Chinese workers flee Covid lockdown at iPhone factory ↦

Sam Hancock, reporting for the BBC:

Workers have broken out of Apple’s largest iPhone assembly factory in China after a Covid outbreak forced staff to lockdown at the workplace. Video shared online showed about 10 people jumping a fence outside the plant, owned by manufacturer Foxconn, in the central city of Zhengzhou. Chinese people and businesses are continuing to grapple with President Xi Jinping’s rigid zero-Covid policy….

Foxconn, which acts as a supplier to US-based Apple, has hundreds of thousands of workers at its Zhengzhou complex and has not provided an official count of how many are infected. The Taiwan-based company claimed on Sunday that it would not stop workers from leaving. However, in footage shared on Chinese social media, and by the BBC’s China correspondent Stephen McDonnell, workers were allegedly filmed escaping from the grounds to begin lengthy walks back to their hometowns in a bid to avoid being caught on public transport.

That report was from a few days ago. On Wednesday Reuters reported:

China ordered an industrial park that houses an iPhone factory belonging to Foxconn to enter a seven-day lockdown on Wednesday, in a move set to intensify pressure on the Apple supplier as it scrambles to quell worker discontent at the base…

Foxconn told Reuters in a statement that its campus there continued operating under a “closed-loop management” system, referring to a bubble-like arrangement commonly imposed as part of virus prevention measures in China, where employees sleep, live and work isolated from the wider world.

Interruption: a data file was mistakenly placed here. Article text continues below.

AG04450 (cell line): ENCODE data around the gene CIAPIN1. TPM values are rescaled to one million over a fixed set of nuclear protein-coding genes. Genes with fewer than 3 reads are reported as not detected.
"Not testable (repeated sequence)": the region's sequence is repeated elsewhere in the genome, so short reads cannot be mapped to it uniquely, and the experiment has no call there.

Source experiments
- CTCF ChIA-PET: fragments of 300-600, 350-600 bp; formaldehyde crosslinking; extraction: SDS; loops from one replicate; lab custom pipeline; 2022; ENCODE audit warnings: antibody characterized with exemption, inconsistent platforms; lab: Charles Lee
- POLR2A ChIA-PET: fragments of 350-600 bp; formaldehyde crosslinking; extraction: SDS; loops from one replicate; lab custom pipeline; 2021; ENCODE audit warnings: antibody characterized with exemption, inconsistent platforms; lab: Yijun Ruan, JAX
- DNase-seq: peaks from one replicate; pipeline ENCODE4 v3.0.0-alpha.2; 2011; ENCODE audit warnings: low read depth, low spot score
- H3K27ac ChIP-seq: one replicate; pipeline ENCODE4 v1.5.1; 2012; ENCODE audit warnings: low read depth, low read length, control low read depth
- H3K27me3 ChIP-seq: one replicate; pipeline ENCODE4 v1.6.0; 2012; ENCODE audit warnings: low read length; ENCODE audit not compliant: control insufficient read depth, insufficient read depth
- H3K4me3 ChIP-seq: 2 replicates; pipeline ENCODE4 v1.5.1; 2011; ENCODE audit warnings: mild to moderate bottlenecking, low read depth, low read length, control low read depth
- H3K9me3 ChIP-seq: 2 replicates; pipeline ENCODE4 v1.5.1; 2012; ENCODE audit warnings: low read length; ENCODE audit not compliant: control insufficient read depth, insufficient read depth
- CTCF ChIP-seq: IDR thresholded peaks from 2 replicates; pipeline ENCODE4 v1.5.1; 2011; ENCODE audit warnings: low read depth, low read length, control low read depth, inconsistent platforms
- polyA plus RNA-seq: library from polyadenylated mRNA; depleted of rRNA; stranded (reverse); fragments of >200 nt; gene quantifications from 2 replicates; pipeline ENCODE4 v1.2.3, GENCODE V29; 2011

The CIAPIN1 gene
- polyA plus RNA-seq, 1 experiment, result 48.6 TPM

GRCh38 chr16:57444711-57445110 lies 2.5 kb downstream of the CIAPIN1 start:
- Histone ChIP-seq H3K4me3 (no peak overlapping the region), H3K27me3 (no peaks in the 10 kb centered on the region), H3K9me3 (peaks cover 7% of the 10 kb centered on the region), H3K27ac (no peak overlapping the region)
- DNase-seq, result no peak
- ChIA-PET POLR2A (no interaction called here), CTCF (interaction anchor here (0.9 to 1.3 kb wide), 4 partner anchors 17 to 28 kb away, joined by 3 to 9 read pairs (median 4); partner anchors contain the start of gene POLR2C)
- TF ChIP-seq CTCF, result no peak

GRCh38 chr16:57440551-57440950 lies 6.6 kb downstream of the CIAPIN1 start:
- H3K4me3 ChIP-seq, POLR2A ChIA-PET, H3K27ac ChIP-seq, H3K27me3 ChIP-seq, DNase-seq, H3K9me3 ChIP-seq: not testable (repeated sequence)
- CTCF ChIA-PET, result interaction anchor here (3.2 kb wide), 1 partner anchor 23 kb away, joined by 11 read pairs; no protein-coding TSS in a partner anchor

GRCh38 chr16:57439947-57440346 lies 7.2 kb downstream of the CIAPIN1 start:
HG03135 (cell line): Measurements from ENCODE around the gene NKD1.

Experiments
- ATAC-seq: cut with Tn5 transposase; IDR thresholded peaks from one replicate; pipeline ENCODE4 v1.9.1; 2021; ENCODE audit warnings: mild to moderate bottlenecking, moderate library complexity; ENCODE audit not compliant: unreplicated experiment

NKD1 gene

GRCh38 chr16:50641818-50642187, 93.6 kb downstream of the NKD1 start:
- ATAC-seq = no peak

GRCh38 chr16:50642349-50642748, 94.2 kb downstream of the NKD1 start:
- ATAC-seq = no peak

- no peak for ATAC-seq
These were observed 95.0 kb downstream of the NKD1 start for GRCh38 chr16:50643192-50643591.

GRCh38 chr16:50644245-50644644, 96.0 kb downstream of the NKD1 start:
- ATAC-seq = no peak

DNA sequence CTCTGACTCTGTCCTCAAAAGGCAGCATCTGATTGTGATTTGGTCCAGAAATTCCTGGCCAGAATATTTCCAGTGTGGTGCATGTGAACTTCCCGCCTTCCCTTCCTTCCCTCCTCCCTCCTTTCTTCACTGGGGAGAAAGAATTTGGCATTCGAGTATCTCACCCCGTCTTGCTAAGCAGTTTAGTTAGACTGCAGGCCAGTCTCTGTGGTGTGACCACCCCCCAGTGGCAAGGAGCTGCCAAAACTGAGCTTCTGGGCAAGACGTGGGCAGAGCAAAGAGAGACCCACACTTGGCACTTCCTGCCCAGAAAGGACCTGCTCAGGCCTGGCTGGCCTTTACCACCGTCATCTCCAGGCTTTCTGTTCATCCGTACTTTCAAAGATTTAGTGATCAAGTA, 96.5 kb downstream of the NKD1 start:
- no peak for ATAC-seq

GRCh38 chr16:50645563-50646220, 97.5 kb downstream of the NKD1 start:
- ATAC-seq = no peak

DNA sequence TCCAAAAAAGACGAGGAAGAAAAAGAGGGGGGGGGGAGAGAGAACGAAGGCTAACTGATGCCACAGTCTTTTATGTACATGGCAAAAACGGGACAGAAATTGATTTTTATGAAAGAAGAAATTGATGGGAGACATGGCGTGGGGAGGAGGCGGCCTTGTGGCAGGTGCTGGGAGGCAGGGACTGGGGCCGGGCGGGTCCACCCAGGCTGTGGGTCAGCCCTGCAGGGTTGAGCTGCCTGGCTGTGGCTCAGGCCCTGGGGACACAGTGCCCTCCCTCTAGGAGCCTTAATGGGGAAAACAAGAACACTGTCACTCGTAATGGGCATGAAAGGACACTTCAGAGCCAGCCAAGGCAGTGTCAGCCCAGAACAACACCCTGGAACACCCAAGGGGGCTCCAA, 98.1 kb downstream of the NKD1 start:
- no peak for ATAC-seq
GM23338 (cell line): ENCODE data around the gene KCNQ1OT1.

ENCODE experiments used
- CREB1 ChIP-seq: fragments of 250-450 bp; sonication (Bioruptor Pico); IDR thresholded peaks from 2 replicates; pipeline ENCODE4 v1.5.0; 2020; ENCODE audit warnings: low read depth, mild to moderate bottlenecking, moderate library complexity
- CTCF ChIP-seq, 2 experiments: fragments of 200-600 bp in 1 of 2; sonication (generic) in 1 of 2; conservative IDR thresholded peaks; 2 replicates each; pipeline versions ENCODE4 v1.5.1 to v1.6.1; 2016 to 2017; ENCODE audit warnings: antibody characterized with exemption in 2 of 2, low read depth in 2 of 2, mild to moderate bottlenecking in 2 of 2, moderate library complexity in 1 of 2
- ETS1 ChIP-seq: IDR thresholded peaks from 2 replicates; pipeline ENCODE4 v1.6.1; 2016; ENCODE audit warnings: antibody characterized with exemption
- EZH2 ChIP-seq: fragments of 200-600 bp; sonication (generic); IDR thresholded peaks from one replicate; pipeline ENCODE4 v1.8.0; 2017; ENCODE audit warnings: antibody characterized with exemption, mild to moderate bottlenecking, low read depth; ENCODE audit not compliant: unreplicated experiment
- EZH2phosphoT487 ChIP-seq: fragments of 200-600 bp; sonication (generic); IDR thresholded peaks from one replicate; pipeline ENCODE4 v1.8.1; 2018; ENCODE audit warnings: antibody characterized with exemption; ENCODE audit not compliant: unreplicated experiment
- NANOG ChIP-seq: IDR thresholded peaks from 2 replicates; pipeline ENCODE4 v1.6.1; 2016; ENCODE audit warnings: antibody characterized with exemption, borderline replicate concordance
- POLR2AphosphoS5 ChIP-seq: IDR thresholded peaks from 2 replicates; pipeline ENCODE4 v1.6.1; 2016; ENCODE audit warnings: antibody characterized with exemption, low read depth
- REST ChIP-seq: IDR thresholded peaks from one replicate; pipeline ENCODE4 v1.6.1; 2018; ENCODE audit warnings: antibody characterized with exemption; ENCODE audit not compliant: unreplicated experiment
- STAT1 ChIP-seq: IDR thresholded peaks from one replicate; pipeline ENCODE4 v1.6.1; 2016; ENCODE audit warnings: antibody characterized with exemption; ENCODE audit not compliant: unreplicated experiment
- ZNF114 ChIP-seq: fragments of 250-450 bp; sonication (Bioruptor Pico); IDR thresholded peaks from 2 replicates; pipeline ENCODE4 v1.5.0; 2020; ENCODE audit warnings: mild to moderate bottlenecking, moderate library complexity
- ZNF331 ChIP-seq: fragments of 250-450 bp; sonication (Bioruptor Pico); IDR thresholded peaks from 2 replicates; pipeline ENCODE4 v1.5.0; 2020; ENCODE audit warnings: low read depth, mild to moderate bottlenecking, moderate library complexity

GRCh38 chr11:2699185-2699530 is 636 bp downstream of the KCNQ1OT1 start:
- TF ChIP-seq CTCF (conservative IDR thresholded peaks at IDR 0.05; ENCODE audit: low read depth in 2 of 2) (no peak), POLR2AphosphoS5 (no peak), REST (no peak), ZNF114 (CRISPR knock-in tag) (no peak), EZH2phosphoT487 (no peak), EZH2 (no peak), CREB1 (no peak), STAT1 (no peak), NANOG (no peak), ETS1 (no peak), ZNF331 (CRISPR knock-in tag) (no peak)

More detail from this New York Times report:

[Foxconn] banned eating in the factory’s cafeteria, forced employees to take long, circuitous routes from their dormitories to reduce contact with others, and required daily coronavirus testing and temperature checks.

But what really worried workers were accounts that emerged from employees who had been taken into quarantine after testing positive. At the mercy of Foxconn to feed themselves, some said they were getting inadequate food or none at all, and were lacking other necessities.

As these stories spread on social media, other workers decided they were better off fleeing their job than risk catching the virus and being forced into quarantine. Two workers, who spoke on the condition of anonymity, saying they feared retaliation from the company, said hundreds of workers had left the plant.

There’s a lot to ponder here, from the actions of Foxconn to the policies of the Chinese government to the reactions of factory workers, all written across the canvas of the factories that assemble Apple’s most popular product.

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